Anesthesiologist: Education Requirements and Career Information
Anesthesiology's focus is pain and its control, both within and outside the operating room. Physicians who are trained in this specialty collaborate with surgical teams on safe and effective sedation methods, evaluate and monitor vital functions during procedures and manage post-surgical pain relief. Anesthesiologists also might practice independently in pain clinics, intensive care units or labor and delivery units.
Education Requirements for Anesthesiologists
The road to becoming a board-certified anesthesiologist is long, requiring a minimum of 12 years of postsecondary education. Aspiring anesthesiologists must first become fully qualified physicians and then complete rigorous residency requirements. Subspecialties of study, such as pediatric anesthesia, may add even more years of supervised study before a graduate can practice independently.
Bachelor of Science in Pre-Medical Study
While there is no official pre-medical degree required for medical school, many baccalaureate degree programs are geared toward preparing graduates for medical school. Whether it carries the pre-medical label or not, a 4-year degree, preferably in natural sciences, is required to gain admission to an accredited medical school. These undergraduate programs should be heavily weighted in physics, organic and inorganic chemistry, anatomy and biology.
Doctor of Medicine
Prior to specializing in anesthesiology, all students must graduate from a 4-year Doctor of Medicine (MD) program at one of the 126 accredited medical schools in the U.S. These extremely competitive programs are renowned for their academically demanding and time-consuming nature.
The first two years of medical school build on students' undergraduate knowledge of the natural sciences and add more specialized sciences to the mix. Med students take classes in biochemistry, microbiology, neuroscience, pharmacology, pathology, immunology and behavioral science. During these first two years, students also have their first patient contact as they learn to conduct examinations and interviews.
The second half of medical school is primarily dedicated to clinical study. Students take part in 4- to 12-week clinical rotations that serve as their on-the-job introduction to various branches of medicine, such as pediatrics, geriatrics, oncology and anesthesiology. Known as interns, these students operate under the supervision of attending physicians or residents. They interact with patients, performing preliminary diagnoses and then developing treatment plans and presenting them to their supervisors.
Residency in Anesthesiology
Anesthesiologists in the U.S. must undergo a 4-year resident training program after graduating from medical school. The first year may be either a medical or surgical internship, followed by three years of intense training in anesthesiology. Elevated to the status of residents, these future anesthesiologists are one rung higher than interns but still only practice medicine under supervision. Expectations for performance are considerably increased for residents, who diagnose and treat patients, participate in team meetings known as rounds, and present cases and research to professors and supervising physicians.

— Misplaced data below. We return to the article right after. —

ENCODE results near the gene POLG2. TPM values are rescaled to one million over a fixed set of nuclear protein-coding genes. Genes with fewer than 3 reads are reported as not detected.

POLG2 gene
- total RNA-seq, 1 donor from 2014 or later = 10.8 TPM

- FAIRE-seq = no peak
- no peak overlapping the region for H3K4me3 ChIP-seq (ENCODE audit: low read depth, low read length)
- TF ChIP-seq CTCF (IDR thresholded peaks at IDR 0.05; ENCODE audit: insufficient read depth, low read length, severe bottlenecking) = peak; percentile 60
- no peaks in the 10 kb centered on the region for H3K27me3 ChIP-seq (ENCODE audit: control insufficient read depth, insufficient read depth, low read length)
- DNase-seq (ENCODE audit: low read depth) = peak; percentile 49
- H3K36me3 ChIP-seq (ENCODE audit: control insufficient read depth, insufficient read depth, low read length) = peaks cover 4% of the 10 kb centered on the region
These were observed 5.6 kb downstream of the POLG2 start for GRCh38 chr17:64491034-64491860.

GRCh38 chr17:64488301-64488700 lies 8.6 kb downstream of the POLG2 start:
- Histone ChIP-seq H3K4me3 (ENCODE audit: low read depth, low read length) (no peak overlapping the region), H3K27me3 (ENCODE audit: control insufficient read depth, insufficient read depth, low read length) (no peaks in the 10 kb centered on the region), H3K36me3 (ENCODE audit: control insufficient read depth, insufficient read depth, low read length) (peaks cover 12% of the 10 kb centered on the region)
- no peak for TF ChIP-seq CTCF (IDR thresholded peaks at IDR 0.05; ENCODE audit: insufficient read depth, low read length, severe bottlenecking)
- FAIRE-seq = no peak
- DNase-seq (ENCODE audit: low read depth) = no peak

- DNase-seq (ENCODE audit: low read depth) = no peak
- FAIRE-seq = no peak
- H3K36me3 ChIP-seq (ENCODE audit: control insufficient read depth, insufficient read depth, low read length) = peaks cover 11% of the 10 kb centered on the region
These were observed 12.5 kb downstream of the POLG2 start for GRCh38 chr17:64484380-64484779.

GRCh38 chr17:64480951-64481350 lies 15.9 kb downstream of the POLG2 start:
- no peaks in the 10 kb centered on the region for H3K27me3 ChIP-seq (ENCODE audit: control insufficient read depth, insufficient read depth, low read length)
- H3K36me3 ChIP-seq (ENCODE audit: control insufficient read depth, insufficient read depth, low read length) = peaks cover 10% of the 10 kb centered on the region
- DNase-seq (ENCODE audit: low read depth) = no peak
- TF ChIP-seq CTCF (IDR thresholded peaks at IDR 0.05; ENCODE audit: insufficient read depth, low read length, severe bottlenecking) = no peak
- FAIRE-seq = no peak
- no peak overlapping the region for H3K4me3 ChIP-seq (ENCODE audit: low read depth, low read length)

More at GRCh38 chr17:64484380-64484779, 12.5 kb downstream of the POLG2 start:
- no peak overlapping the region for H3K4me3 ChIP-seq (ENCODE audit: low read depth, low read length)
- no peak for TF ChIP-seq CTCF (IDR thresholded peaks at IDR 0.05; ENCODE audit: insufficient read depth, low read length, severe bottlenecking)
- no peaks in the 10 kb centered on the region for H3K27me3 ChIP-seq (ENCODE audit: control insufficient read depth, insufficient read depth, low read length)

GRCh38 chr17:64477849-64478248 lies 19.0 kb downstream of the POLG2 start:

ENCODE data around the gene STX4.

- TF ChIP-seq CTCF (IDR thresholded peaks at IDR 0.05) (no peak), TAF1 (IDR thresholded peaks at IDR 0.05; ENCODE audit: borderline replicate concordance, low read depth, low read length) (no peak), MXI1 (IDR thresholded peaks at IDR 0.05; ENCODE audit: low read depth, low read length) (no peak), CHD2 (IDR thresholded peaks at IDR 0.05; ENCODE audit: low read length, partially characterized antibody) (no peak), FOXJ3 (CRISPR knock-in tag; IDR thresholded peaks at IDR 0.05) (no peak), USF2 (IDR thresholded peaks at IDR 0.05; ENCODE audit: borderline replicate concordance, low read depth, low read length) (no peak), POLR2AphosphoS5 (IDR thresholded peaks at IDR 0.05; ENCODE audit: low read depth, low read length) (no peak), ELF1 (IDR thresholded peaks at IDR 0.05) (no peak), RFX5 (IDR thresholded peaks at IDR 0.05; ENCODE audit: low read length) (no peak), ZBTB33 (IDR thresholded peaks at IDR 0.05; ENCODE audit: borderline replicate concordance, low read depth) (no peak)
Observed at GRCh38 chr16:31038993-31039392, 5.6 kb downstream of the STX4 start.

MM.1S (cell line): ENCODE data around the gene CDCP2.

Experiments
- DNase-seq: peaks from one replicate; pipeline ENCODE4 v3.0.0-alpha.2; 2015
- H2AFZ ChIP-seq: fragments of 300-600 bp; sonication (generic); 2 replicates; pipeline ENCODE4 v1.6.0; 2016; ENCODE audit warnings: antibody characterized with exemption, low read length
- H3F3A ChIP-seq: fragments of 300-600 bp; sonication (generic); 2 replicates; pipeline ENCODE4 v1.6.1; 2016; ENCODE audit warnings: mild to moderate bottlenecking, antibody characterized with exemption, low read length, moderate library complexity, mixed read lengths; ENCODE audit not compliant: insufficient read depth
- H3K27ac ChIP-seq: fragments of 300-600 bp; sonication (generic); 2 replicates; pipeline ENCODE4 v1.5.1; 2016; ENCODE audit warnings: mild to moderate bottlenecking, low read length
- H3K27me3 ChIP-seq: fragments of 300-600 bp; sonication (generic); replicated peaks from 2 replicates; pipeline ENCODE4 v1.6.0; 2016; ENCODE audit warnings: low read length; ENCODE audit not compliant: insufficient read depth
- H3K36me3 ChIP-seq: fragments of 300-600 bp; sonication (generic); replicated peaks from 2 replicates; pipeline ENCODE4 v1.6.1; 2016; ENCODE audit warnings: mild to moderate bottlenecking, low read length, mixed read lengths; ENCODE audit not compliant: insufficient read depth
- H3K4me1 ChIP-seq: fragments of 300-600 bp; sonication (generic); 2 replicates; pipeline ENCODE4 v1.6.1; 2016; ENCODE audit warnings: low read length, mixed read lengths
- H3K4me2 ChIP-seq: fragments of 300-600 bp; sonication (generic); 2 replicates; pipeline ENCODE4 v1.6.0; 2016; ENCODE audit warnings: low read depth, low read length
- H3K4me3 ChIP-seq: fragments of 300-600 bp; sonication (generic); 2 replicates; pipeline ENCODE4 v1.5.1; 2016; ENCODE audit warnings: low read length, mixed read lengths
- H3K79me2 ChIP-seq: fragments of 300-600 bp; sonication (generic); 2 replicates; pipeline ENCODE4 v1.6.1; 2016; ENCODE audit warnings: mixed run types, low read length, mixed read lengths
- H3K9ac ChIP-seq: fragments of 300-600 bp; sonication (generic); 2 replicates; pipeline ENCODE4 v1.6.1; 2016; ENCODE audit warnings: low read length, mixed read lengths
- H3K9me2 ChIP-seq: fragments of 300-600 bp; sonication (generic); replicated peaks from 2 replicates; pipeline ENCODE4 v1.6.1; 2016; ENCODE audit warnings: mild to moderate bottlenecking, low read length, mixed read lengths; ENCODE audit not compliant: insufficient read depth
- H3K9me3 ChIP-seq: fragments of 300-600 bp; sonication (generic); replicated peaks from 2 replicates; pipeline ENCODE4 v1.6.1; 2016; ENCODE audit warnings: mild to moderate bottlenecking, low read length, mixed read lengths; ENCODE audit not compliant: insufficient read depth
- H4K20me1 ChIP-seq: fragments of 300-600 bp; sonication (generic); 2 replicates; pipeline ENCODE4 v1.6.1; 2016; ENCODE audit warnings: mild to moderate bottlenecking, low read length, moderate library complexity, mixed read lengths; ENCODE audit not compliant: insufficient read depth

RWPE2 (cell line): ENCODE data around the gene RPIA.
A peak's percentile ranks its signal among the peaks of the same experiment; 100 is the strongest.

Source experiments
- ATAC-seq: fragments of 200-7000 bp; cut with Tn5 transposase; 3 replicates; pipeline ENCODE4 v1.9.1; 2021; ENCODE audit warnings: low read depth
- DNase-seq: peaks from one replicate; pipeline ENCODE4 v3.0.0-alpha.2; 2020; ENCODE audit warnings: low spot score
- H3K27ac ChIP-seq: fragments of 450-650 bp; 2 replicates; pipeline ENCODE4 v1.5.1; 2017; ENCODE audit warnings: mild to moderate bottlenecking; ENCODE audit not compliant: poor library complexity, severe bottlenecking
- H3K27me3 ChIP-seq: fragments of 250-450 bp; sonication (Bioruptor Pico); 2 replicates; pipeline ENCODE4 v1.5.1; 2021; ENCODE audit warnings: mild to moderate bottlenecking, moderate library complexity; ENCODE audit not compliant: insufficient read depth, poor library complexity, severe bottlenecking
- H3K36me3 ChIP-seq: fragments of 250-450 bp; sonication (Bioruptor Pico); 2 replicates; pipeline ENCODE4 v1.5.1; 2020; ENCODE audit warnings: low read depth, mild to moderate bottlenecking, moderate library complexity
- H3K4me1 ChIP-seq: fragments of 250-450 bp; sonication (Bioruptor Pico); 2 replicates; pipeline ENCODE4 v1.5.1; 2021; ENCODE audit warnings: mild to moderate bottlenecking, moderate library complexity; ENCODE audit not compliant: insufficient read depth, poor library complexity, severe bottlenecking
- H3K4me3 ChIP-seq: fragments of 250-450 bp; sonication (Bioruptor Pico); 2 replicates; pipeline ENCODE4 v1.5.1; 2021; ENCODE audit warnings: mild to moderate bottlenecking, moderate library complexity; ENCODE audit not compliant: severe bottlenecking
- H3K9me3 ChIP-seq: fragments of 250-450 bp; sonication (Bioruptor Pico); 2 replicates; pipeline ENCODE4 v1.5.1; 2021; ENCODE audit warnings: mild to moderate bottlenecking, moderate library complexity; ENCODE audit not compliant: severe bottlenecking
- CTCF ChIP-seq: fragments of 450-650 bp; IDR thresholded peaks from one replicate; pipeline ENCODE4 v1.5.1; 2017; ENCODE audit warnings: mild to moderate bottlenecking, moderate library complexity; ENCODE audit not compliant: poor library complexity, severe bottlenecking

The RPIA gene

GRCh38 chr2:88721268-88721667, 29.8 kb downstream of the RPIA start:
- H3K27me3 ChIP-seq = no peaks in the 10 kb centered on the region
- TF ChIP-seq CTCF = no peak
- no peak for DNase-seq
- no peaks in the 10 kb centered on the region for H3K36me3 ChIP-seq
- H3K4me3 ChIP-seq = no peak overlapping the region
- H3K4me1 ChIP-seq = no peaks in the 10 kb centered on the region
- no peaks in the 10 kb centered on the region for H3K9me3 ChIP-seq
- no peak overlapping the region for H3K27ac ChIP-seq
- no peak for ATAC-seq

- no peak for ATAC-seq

Specialized elements of anesthesiology that are taught and practiced during a residency include the following:
- Chronic and acute pain management
- Pre-operative patient evaluation
- Post-operative pain evaluation and control
- Intensive care pain management
- Pre-existing disease factors in surgical care
Fellowship in Anesthesiology
At this stage in their training, many anesthesiologists go on to complete an additional year of study in a subspecialty. This training, called a fellowship, is within a subset of anesthesiology that may be of particular interest, such as pediatric, obstetric, cardiac, neurologic or critical care. A particularly ambitious anesthesiologist might undertake additional subsequent fellowships to combine subspecialties.
Licensure and Certification for Anesthesiologists
The practice of medicine is highly regulated, and anesthesiology is no exception. Three levels of credentialing exist for the anesthesiologist. Licensure is a state-based credential that includes passage of the U.S. Medical and Licensing Examination (USMLE); it can be obtained upon graduation from an accredited medical school and is required to practice medicine in the U.S. Individual specialties in medicine require further certification at the culmination of the residency program. The American Board of Anesthesiology (ABA) administers the written and oral examination for this specialty, and designees may use the title Board Certified Anesthesiologist. Fellows also can achieve an additional ABA-board certification in the anesthesiology subspecialties of critical care, pain medicine, and hospice and palliative medicine.
Career Information for Anesthesiologists
As the baby boomer population ages, the health care industry was expected to continue surging in growth, creating better-than-average job opportunities. According to the U.S. Bureau of Labor Statistics (BLS), job prospects for physicians and surgeons were expected to increase 24% between 2010 and 2020 (www.bls.gov). The outlook was even better for physicians who treat traditionally underserved populations in low-income or rural areas. The mean annual salary for anesthesiologists was $232,830 in May 2012, based on BLS figures.
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